Tal R, Spiegel, 2016, included in ‘Academy of Tal R’, 2017, Louisiana Museum of Modern Art, Copenhagen. Courtesy: Niels Borch Jensen Gallery and Editions, Berlin

Louisiana is crowded as well, but hardly camp in any of its senses. ‘We are somewhat provincial here in Denmark’, the journalist Carsten Jensen tells Nobel laureate Svetlana Alexievich, with reference to the overdue translation of her work into Danish, while also echoing the prominent local understanding of Denmark as at once the peak of civilization – for those who believe the World Happiness Index – and a rural outpost. This condition appears to have bred an anxiety of curation: in a compensatory frenzy it seems some are trying to include everything. Marina Abramović and Tal R, the two exhibitions currently on display at Louisiana, are quite disparate, but share in an over-hung claustrophobia. The same goes for the smörgåsbord of the literature festival, attracting crowds far beyond what the museum can accommodate. ‘I’m all alone with my notebook, my cunt and my thoughts,’ American poet Eileen Myles reads to a packed tent – some of whom have rushed over from Chris Kraus or are already saving seats for Siri Hustvedt. It seems ironic that in the perfect modernist surroundings of this seaside museum anyone should need a reminder that sometimes less is more.

As it happens, Denmark has rarely been very far from the heat of historical action. This year, the Royal Library is host to the largest of several exhibitions marking the centennial of the sale of the country’s Caribbean colonies to the United States. Organized around the library’s archive from those colonies, ‘Blind Spots’ problematizes the notion that the past is over through the interference of contemporary art works. St. Croix artist La Vaughn Belle, for instance, assembles fragments of the blue-patterned Danish porcelain that still emerges from the soil after heavy rainfall, while, in her video Looking for Donkeys (2009), the Danish artist Nanna Debois Buhl visits the donkeys brought to St. John by the Danes to work, now lingering aimlessly as ghostly avatars of the colonisers. In the context of serene watercolour landscapes and auratic family photographs from the archive, these works underscore that presence and absence is really a matter of choosing which history to see.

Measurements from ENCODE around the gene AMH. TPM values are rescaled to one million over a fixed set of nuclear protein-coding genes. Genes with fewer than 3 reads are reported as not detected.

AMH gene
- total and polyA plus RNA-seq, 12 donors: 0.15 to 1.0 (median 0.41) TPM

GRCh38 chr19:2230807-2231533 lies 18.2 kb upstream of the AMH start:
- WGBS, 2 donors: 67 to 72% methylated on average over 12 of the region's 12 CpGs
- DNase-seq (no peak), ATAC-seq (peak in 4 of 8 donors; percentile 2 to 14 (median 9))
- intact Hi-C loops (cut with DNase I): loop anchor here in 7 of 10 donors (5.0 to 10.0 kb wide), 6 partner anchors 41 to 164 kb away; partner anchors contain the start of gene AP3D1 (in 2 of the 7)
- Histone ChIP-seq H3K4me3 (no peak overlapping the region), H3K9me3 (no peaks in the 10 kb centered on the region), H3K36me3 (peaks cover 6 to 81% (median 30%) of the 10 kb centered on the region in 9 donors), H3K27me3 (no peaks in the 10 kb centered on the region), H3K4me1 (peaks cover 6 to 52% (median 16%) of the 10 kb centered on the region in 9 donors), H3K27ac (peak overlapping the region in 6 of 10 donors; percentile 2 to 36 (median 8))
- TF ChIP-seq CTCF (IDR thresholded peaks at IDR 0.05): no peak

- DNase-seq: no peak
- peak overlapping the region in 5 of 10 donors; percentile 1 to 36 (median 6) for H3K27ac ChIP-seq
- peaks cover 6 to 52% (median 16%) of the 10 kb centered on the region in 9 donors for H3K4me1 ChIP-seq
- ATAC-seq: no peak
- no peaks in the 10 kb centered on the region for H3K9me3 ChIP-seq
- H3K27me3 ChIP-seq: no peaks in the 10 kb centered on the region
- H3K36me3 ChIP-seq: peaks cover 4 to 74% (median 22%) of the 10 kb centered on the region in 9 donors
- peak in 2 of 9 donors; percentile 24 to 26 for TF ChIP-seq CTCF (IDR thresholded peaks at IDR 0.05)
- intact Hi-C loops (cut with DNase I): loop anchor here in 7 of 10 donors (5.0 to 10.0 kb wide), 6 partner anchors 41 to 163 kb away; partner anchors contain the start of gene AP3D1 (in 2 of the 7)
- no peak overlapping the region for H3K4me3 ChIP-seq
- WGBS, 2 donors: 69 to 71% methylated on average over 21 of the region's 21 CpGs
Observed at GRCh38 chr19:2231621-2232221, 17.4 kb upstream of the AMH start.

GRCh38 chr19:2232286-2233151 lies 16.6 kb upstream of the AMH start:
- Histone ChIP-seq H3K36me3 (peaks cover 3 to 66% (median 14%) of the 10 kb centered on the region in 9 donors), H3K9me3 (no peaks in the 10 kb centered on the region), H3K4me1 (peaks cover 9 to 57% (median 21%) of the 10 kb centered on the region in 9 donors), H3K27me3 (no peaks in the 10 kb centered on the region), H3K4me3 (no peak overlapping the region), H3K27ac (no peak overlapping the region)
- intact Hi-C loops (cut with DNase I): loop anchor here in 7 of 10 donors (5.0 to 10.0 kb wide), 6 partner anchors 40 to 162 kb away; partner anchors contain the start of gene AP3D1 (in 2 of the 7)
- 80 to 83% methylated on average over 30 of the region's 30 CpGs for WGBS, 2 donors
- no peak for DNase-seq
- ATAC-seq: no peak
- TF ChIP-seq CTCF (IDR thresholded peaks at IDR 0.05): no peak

Photograph of street in Christiansted, St Croix, from ‘Blind spots: Images of the Danish West Indies colony’, The Black Diamond, Copenhagen, 2017-18. Courtesy: the Royal Library, Copenhagen

Likewise, the voices of war are usually not audible at art festivals. But there is Peter Voss-Knude, barefoot at Denmark’s National Gallery with his band Peter & The Danish Defence. ‘I love a man when he’s next to me,’ he sings in jazzy pop vocals, ‘when he’s got more scars than me.’ This music-and-art project, which culminated in an exhibition at the Overgaden Institute of Art this summer, is the result of two years of fieldwork, during which Voss-Knude collected stories from Danish soldiers once stationed in Iraq or Afghanistan. The voice that sings is neither him, nor the soldiers, but an amalgamation of the two, Voss-Knude tells me when we meet up in a Nørrebro bar. It’s an odd couple: a gay, military- and masculinity-critical artist and young army recruits, but somehow they sing in harmony. The chopper still sounds above us, but, at this point, that too has become less incongruent with this fairytale city.  

Cph Art Week runs 24 August – 3 September, 2017.

Main image: Marina Abramović, Stromboli n°III-Volcano, 2002. Courtesy: Marina Abramović, the Marina Abramović Archives; photograph: Paolo Canevari

Kristian Vistrup Madsen is an arts and culture writer based in Berlin, Germany.